Chloë Garland

Chloë Garland

4 Unmistakable Symptoms Of The Quarter-Life Crisis

The quarter-life crisis is not something to roll your eyes at. A Linkedin study a few years ago showed that 75% of young adults (19-33) in the UK have experienced one. However there are many of us who don’t actually know that we are having one. That is because the symptoms of a quarter-life crisis are not exactly well-known.

I experienced this crisis when I was 22 and only realised what it was a few years later when I had decided to make a career out of coaching those who were going through a similar thing.

Through my own experiences, research and countless hours speaking to people in the throws of this crisis, I have put together a list of some of the classic signs and symptoms:


A few months ago I went in to deliver a future planning talk in a school. The kids were around 14/15 years old and I made them do an exercise where they had to imagine their lives at 30.  I got them to present their futures in front of the class. 

Here is the general gist: 

  • Decided on a career path by 21
  • Married by 25
  • Kids by 27 
  • Big house in the suburbs with a sports car by 30

Being in my mid twenties, this was pretty horrifying for me to hear. 

But it did make me realise that the most common symptom of a quarter-life crisis is thinking we are behind on our life plan. 

This could mean feeling behind on anything from relationships to personal goals (my 15 year old self would be very disappointed I have not run that marathon or written that book yet).


Einstein only wore one suit his whole life because he knew what happens when human beings are faced with too much option: we become unable to make any meaningful decisions. 

100 years ago (maybe less) we only had a small option pool of potential friends, hobbies, romantic partners, holidays, careers and living situations. Nowadays we have an ocean of possibilities we are able to connect with from our pockets (think Hinge, Linkedin, Indeed, Rightmove, Skyscanner etc.).

The world is indeed our oyster. The trouble is that our oyster is so big its difficult to see what is in it. 

A typical symptom of the quarter-life crisis is feeling completely paralysed by the amount of options you could choose, so instead of making a decision you procrastinate and avoid the topic.


I actually wrote a whole article on career comparison because I think it really is a topic in its own right.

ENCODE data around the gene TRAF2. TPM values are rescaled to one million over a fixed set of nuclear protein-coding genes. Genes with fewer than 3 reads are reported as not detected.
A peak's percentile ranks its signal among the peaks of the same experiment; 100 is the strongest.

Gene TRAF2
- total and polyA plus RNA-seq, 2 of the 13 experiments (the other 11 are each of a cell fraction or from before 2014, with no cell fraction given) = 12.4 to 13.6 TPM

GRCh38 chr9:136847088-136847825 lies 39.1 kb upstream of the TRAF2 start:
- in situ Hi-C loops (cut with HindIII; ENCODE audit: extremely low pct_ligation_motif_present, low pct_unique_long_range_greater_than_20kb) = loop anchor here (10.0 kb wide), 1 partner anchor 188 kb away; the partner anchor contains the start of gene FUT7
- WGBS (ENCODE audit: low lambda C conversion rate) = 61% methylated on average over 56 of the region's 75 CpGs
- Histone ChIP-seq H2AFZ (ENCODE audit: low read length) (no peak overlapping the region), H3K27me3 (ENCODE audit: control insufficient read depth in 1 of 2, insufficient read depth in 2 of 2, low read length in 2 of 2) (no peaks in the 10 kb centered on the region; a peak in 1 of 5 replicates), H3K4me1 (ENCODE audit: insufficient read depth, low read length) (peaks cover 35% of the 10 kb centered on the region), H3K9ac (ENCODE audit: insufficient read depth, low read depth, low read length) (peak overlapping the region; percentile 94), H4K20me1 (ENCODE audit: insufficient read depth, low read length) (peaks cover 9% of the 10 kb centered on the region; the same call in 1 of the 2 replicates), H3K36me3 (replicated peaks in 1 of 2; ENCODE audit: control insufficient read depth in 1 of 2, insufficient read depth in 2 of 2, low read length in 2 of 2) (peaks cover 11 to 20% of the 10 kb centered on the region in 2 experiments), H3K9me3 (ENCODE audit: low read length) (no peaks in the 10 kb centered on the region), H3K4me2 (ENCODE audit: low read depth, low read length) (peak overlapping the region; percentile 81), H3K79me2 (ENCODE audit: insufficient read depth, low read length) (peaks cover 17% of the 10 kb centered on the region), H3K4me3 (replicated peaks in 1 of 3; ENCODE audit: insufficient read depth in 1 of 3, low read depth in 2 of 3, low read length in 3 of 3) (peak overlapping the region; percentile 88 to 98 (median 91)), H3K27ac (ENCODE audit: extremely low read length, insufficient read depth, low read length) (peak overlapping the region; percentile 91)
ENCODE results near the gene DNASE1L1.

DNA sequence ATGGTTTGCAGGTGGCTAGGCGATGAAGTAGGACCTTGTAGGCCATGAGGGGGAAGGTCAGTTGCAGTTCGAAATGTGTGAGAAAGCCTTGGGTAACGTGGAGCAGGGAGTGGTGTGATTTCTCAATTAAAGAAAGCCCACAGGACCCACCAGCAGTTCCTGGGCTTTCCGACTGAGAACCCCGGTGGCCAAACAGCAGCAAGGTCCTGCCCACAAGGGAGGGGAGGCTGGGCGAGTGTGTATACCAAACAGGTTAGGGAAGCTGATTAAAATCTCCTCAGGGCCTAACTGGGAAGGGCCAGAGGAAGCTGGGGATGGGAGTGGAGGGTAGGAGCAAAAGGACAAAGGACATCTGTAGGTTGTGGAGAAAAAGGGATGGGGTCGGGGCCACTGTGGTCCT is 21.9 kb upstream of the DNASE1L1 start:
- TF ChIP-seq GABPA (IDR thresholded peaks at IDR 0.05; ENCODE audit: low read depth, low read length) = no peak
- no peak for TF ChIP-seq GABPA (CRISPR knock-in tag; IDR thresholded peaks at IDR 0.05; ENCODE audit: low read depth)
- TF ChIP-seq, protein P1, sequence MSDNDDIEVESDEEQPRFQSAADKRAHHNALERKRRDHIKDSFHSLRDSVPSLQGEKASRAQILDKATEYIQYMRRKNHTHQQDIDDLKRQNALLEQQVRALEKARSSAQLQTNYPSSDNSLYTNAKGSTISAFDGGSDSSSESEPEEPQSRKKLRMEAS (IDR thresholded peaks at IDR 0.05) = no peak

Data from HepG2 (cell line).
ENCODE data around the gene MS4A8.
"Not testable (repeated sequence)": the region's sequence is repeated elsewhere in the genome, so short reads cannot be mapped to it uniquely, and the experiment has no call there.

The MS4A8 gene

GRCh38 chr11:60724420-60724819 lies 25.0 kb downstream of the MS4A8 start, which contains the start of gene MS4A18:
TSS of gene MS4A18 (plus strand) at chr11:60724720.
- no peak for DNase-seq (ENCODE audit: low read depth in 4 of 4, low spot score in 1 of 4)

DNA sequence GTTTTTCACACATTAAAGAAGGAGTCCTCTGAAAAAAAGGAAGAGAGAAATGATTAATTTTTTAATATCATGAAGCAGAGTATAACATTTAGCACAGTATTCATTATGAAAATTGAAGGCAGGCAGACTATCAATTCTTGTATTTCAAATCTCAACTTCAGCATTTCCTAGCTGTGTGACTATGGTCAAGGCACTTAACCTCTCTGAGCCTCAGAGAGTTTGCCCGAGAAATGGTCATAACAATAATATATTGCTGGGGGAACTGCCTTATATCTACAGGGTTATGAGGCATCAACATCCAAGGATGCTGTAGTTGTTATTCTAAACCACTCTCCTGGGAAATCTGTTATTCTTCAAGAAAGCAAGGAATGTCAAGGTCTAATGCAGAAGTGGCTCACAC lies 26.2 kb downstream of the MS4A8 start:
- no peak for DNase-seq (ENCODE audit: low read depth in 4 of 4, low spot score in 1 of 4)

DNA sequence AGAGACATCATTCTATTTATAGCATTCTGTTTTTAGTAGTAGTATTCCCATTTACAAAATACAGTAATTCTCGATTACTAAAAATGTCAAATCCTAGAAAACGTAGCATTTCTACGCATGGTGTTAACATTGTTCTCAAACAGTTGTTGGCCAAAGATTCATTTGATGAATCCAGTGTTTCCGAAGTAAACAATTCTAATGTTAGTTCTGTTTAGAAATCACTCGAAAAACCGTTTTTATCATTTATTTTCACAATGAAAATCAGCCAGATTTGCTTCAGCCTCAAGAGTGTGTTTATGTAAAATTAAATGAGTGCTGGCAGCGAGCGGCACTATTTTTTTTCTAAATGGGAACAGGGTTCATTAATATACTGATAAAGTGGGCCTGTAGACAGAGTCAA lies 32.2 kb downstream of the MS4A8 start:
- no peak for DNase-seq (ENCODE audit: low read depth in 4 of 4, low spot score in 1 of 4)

Often a quarter-life crisis comes with feelings of being left behind. As much as we want to be happy for our friends who are moving in with their other halves, getting married, buying a two bedroom house, having kids whilst simultaneously being promoted to ‘senior’ something *breathe*, we can’t help thinking its a reflection on how little we feel we have achieved in our own lives. 

ALSO not only do we compare ourselves to our peers, we also seem to compare ourselves to our parents. We often think of what they had achieved by [insert your age here], and compare it to our own measly accomplishments. 


Okay so you have decided something needs to change, cue the sudden realisation that you actually have no idea what you want. Half of you wants to volunteer at a baby sloth sanctuary in Costa Rica, and the other half wants to suit up and climb the career ladder so you can be a responsible adult. 

One of the most common causes and symptoms of experiencing a quarter-life crisis is drawing a blank when it comes to your next life and career move. This can be really scary and is often made even worse by symptoms 1, 2 & 3. 

There are many other symptoms and signs which are typical of the quarter-life crisis, but these are the ones I have found to be the most common. A quarter-life crisis is to be taken seriously because these symptoms can result in anything from background anxiety to depression. I am going to write a part 2 to this article about how to deal with a quarter-life crisis, but fundamentally it comes down to one thing:


If you truly become a master of this, it can really make a difference to all the above symptoms. Here’s how (very briefly):

SYMPTOM 1: “I am behind on the plan” -> this master ‘plan’ is probably defined for you by society, so if you define your own successes you create your own plan.

SYMPTOM 2: Option paralysis -> defining your own definition of success means you will have a far greater understanding of who you are and what you are looking for. This means you will find it far easier to cut through all the options to find something that works for you. Also you will feel less pressure and less panicked which frees up more headspace. 

SYMPTOM 3: “Everyone else has it figured out” -> Well this wouldn’t matter if you cared about your own success as much as everyone else’s!

SYMPTOM 4: “I literally have no idea what I even want” -> similarly to option paralysis, if you define success for yourself, you will be less side-tracked by what society/family/friends are telling you what to do, meaning you will likely have more clarity. 

If all or any of these symptoms resonate with you click here to learn how we can help.

Have I missed anything that you think is a really common QLC symptom? Would love to hear. 

Chloë Garland

Founder of Quarter-Life